Several analytic approaches have been used to derive the optimal number of response options for multiple-choice items.1–7 Typically, these have found that the ideal number of options is two or three, assuming that testing time is proportional to the number of options. From a different perspective, Haladyna and Downing4 have recommended using two- or three-option items, because, for most items, several distractors are rarely selected and these “nonfunctional” distractors waste testing time.
Despite these recommendations, an item format with large numbers of options has been used increasingly in medical education. This format, termed “extended-matching questions” (EMQs), is used on licensing and certification examinations nationally and internationally, as well as on intramural tests at many medical schools. A typical EMQ set begins with an option list including from 10 to 26 options. The option list is followed by two or more patient-based items requiring the examinee to indicate a clinical decision for each item, with all items in a set using the same option list. Over the past 20 years, multiple studies have found that EMQ-based tests are more reproducible (reliable) than other MCQ formats aimed at assessment of medical decision making.8–11,14
The reason for the superior reproducibility of EMQ-based tests has not been clear. In most studies, item format has been confounded with the number of options. In addition, for research done in conjunction with paper-and-pencil administrations of Step 2 of the United States Medical Licensing Examination (USMLE), EMQs for paper-and-pencil tests were presented at the end of test books, so that item format was confounded with the position of the items in the test.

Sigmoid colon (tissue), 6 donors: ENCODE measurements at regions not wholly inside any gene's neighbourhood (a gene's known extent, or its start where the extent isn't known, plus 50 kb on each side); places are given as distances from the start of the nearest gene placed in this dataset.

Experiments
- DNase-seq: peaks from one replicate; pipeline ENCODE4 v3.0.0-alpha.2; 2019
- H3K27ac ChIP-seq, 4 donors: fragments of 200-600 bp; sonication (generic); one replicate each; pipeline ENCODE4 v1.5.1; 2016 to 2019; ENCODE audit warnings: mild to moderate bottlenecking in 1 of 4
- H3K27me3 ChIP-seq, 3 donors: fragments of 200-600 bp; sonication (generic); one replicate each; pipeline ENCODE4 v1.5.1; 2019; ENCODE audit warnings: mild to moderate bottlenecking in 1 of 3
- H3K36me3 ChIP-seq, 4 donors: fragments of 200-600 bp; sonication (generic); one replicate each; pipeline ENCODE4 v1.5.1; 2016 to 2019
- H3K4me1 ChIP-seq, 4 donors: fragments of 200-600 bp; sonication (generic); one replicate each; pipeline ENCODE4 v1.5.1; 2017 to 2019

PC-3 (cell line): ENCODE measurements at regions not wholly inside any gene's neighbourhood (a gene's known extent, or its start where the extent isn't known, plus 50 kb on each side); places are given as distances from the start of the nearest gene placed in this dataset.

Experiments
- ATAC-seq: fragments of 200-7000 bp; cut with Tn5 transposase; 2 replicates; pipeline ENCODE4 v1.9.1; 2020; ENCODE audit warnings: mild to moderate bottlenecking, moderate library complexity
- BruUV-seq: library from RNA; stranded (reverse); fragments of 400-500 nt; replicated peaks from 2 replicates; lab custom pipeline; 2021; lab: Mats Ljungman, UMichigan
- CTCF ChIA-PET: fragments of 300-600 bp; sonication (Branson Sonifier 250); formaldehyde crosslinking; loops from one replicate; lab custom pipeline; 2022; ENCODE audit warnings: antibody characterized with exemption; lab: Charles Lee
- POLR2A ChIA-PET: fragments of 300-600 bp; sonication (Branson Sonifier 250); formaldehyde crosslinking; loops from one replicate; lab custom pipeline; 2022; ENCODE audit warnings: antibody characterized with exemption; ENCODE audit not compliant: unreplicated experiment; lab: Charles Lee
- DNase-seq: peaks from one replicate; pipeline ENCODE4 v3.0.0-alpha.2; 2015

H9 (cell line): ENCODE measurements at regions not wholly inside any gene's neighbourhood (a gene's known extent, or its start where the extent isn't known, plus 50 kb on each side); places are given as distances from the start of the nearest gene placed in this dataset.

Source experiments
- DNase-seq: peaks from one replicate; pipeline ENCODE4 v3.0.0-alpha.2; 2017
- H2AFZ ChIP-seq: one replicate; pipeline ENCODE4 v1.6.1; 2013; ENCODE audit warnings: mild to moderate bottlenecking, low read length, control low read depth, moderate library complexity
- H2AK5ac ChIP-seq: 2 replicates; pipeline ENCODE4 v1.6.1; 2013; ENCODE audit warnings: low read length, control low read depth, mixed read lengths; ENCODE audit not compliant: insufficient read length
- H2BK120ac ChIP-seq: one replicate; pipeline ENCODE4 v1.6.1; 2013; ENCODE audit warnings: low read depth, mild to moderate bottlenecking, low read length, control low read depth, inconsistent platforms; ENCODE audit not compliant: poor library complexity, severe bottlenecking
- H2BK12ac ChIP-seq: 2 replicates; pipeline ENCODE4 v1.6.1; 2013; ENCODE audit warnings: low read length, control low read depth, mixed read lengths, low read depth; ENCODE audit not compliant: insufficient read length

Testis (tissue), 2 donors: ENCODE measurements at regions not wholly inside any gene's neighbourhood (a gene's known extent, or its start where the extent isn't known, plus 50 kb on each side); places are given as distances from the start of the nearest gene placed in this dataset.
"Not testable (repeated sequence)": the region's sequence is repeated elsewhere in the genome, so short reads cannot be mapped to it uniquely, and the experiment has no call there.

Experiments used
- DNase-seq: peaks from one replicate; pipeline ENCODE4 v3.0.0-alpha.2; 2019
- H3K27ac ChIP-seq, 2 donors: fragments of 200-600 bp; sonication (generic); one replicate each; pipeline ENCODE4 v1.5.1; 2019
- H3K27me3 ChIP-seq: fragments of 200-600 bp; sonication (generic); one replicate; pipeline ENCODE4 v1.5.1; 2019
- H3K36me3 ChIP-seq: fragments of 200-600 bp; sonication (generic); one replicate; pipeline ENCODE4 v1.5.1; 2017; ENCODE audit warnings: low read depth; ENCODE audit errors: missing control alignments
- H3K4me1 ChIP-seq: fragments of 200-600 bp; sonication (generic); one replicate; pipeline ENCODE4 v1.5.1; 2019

The purpose of the research reported here was to conduct a controlled investigation of the impact of item format and number of options. In this study, all items are presented in sets (EMQ format) and as independent single items (A-type format), and numbers of options in the EMQ and A-type formats were systematically manipulated. Both the EMQ and A-type versions of items were embedded in unscored portions of the Step 2 test forms used during 2005–06. Because these are computer-administered examinations, information about examinee response times could also be collected, making it possible to investigate measurement precision as a function of testing time.12
Test material was drawn from EMQ sets prepared for USMLE Step 2 in the late 1990s. Though many of the items had been used on Step 2 in the intervening years, item statistics were ignored to avoid biasing the results by selecting items with good statistical characteristics for use in the study.13 Members of a Step 2 Test Material Development Committee (TMDC) reviewed approximately 150 EMQ sets and selected 96 two-item sets that they viewed as well written and appropriate for Step 2. For each item in each set, TMDC members first identified the five and eight options that they viewed as most attractive for presentation in independent 5- and 8-option items (A-types); no information regarding examinee performance was provided in making these selections. Next, National Board of Medical Examiners (NBME) staff members tallied the selected distractors and identified the eight most popular options for use in 8-option EMQ versions of items.